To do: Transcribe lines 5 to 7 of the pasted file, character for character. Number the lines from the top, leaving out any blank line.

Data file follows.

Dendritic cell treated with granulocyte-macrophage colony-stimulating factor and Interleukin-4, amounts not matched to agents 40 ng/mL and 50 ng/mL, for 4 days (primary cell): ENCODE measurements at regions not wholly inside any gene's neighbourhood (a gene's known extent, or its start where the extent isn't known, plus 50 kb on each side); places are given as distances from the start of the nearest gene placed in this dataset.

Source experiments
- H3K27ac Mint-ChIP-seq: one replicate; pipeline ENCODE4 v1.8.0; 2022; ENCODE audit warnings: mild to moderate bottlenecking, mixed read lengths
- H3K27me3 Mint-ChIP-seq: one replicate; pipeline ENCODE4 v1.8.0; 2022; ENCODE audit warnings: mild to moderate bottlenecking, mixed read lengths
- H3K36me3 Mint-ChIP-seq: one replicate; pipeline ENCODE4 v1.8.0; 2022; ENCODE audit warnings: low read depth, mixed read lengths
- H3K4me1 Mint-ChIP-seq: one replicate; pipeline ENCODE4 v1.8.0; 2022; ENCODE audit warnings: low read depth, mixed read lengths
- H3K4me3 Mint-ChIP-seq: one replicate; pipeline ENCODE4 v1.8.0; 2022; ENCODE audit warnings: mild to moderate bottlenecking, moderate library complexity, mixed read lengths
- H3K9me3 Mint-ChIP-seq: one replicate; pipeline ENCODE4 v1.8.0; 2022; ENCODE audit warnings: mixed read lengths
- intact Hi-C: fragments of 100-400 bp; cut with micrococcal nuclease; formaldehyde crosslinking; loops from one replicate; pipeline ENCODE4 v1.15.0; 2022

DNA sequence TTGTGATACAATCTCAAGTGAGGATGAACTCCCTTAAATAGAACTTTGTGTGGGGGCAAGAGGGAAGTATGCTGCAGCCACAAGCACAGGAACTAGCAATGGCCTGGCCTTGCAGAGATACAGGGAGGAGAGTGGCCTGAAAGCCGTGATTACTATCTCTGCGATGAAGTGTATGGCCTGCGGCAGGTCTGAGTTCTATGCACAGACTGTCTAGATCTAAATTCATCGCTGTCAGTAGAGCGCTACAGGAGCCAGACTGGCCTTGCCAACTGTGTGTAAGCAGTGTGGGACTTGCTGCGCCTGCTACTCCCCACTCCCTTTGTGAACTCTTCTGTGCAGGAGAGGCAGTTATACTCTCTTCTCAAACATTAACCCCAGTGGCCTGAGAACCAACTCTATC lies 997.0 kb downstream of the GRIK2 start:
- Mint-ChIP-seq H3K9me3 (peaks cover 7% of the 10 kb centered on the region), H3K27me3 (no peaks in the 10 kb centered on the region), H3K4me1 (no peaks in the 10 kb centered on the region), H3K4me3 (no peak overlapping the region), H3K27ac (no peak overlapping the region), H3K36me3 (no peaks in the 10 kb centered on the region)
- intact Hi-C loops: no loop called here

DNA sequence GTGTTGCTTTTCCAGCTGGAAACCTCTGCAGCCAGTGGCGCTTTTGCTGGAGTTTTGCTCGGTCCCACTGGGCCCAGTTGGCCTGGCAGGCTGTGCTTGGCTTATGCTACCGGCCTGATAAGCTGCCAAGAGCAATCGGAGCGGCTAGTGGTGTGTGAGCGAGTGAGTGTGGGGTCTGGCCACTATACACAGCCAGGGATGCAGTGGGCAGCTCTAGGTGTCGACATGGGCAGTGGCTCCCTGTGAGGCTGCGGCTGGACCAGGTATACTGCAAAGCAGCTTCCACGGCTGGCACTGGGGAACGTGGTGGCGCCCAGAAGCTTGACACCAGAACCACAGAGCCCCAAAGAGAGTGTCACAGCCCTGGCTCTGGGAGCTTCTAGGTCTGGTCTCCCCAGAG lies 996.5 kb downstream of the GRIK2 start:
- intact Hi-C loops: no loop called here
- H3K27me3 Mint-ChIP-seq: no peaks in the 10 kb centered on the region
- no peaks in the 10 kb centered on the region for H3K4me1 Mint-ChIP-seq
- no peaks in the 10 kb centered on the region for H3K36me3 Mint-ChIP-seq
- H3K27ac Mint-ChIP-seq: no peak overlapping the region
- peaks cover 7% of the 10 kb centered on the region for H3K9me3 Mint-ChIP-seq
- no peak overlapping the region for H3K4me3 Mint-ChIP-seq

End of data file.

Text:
- H3K36me3 Mint-ChIP-seq: one replicate; pipeline ENCODE4 v1.8.0; 2022; ENCODE audit warnings: low read depth, mixed read lengths
- H3K4me1 Mint-ChIP-seq: one replicate; pipeline ENCODE4 v1.8.0; 2022; ENCODE audit warnings: low read depth, mixed read lengths
- H3K4me3 Mint-ChIP-seq: one replicate; pipeline ENCODE4 v1.8.0; 2022; ENCODE audit warnings: mild to moderate bottlenecking, moderate library complexity, mixed read lengths